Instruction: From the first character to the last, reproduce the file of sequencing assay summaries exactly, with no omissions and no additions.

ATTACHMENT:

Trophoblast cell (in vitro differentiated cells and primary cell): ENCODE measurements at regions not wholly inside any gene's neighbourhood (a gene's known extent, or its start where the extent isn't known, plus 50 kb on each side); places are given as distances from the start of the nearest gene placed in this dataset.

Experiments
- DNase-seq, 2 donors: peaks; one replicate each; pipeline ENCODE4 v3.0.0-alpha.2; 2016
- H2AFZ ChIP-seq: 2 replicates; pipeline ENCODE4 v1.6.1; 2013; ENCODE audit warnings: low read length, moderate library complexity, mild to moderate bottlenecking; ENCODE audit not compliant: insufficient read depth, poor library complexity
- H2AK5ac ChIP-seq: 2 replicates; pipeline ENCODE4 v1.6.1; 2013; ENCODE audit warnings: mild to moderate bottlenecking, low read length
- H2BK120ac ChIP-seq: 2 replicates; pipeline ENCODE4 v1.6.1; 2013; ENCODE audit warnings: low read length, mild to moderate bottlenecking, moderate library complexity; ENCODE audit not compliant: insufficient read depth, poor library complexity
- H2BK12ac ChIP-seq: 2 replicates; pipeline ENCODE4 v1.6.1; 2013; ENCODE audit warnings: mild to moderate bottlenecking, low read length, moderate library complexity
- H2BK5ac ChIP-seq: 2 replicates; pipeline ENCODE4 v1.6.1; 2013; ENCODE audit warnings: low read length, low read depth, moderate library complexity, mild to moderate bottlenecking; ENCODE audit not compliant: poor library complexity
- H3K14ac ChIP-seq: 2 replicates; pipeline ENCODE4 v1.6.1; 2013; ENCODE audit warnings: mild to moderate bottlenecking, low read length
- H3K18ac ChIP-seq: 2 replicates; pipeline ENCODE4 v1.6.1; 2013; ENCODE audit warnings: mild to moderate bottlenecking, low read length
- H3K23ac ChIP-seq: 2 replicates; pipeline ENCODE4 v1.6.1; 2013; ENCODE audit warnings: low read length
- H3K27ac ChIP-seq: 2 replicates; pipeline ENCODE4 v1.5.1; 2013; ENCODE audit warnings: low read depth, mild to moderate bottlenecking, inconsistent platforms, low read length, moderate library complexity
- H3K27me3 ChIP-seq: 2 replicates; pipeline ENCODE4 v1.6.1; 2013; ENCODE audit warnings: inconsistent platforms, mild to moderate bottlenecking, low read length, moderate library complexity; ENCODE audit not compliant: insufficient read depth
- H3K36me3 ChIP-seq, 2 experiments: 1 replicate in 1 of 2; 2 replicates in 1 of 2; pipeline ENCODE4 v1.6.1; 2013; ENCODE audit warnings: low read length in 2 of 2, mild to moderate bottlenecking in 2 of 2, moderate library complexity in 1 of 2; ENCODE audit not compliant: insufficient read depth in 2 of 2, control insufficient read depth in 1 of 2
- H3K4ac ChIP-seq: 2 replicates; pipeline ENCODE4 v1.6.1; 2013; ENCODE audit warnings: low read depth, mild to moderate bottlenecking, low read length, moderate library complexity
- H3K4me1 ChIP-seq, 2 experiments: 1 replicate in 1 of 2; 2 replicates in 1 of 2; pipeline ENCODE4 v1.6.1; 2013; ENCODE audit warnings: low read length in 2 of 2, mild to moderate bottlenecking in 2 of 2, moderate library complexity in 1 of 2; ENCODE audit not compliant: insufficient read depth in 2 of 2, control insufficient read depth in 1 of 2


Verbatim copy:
Trophoblast cell (in vitro differentiated cells and primary cell): ENCODE measurements at regions not wholly inside any gene's neighbourhood (a gene's known extent, or its start where the extent isn't known, plus 50 kb on each side); places are given as distances from the start of the nearest gene placed in this dataset.

Experiments
- DNase-seq, 2 donors: peaks; one replicate each; pipeline ENCODE4 v3.0.0-alpha.2; 2016
- H2AFZ ChIP-seq: 2 replicates; pipeline ENCODE4 v1.6.1; 2013; ENCODE audit warnings: low read length, moderate library complexity, mild to moderate bottlenecking; ENCODE audit not compliant: insufficient read depth, poor library complexity
- H2AK5ac ChIP-seq: 2 replicates; pipeline ENCODE4 v1.6.1; 2013; ENCODE audit warnings: mild to moderate bottlenecking, low read length
- H2BK120ac ChIP-seq: 2 replicates; pipeline ENCODE4 v1.6.1; 2013; ENCODE audit warnings: low read length, mild to moderate bottlenecking, moderate library complexity; ENCODE audit not compliant: insufficient read depth, poor library complexity
- H2BK12ac ChIP-seq: 2 replicates; pipeline ENCODE4 v1.6.1; 2013; ENCODE audit warnings: mild to moderate bottlenecking, low read length, moderate library complexity
- H2BK5ac ChIP-seq: 2 replicates; pipeline ENCODE4 v1.6.1; 2013; ENCODE audit warnings: low read length, low read depth, moderate library complexity, mild to moderate bottlenecking; ENCODE audit not compliant: poor library complexity
- H3K14ac ChIP-seq: 2 replicates; pipeline ENCODE4 v1.6.1; 2013; ENCODE audit warnings: mild to moderate bottlenecking, low read length
- H3K18ac ChIP-seq: 2 replicates; pipeline ENCODE4 v1.6.1; 2013; ENCODE audit warnings: mild to moderate bottlenecking, low read length
- H3K23ac ChIP-seq: 2 replicates; pipeline ENCODE4 v1.6.1; 2013; ENCODE audit warnings: low read length
- H3K27ac ChIP-seq: 2 replicates; pipeline ENCODE4 v1.5.1; 2013; ENCODE audit warnings: low read depth, mild to moderate bottlenecking, inconsistent platforms, low read length, moderate library complexity
- H3K27me3 ChIP-seq: 2 replicates; pipeline ENCODE4 v1.6.1; 2013; ENCODE audit warnings: inconsistent platforms, mild to moderate bottlenecking, low read length, moderate library complexity; ENCODE audit not compliant: insufficient read depth
- H3K36me3 ChIP-seq, 2 experiments: 1 replicate in 1 of 2; 2 replicates in 1 of 2; pipeline ENCODE4 v1.6.1; 2013; ENCODE audit warnings: low read length in 2 of 2, mild to moderate bottlenecking in 2 of 2, moderate library complexity in 1 of 2; ENCODE audit not compliant: insufficient read depth in 2 of 2, control insufficient read depth in 1 of 2
- H3K4ac ChIP-seq: 2 replicates; pipeline ENCODE4 v1.6.1; 2013; ENCODE audit warnings: low read depth, mild to moderate bottlenecking, low read length, moderate library complexity
- H3K4me1 ChIP-seq, 2 experiments: 1 replicate in 1 of 2; 2 replicates in 1 of 2; pipeline ENCODE4 v1.6.1; 2013; ENCODE audit warnings: low read length in 2 of 2, mild to moderate bottlenecking in 2 of 2, moderate library complexity in 1 of 2; ENCODE audit not compliant: insufficient read depth in 2 of 2, control insufficient read depth in 1 of 2